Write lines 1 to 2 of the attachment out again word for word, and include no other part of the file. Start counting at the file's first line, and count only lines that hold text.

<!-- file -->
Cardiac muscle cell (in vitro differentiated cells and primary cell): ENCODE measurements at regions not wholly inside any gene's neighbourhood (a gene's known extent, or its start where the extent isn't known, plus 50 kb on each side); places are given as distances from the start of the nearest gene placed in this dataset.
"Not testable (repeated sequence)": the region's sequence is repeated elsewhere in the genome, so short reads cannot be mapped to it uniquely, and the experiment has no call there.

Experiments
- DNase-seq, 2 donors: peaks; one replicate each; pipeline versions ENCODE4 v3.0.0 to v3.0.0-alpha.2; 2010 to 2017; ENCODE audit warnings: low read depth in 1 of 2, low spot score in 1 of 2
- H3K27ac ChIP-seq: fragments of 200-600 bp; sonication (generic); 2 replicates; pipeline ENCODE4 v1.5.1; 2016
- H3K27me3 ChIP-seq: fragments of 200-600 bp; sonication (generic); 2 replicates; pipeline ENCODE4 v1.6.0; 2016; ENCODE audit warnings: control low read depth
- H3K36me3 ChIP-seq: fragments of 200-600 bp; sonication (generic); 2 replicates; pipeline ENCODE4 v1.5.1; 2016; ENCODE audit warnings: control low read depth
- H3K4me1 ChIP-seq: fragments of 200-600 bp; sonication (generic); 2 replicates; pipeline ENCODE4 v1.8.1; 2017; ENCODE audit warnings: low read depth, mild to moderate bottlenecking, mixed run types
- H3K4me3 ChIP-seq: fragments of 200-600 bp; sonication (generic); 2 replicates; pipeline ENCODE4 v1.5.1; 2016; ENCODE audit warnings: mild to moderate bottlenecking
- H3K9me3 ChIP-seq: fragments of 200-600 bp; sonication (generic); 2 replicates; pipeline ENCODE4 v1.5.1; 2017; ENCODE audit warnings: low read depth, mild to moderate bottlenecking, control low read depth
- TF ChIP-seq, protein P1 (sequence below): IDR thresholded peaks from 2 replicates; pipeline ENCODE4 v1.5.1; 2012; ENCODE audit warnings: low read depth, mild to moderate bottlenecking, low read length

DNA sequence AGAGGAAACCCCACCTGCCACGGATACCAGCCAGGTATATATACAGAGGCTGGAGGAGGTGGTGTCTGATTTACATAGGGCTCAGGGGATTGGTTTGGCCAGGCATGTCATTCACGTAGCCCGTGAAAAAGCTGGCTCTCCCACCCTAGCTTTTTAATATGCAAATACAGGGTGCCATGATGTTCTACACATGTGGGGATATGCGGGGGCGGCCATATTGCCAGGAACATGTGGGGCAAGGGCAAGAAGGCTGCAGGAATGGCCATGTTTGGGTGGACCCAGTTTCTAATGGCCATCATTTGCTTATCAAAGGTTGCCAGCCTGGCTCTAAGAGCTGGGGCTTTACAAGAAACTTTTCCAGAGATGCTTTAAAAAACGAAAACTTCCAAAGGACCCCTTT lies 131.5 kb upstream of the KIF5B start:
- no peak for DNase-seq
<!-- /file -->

Cardiac muscle cell (in vitro differentiated cells and primary cell): ENCODE measurements at regions not wholly inside any gene's neighbourhood (a gene's known extent, or its start where the extent isn't known, plus 50 kb on each side); places are given as distances from the start of the nearest gene placed in this dataset.
"Not testable (repeated sequence)": the region's sequence is repeated elsewhere in the genome, so short reads cannot be mapped to it uniquely, and the experiment has no call there.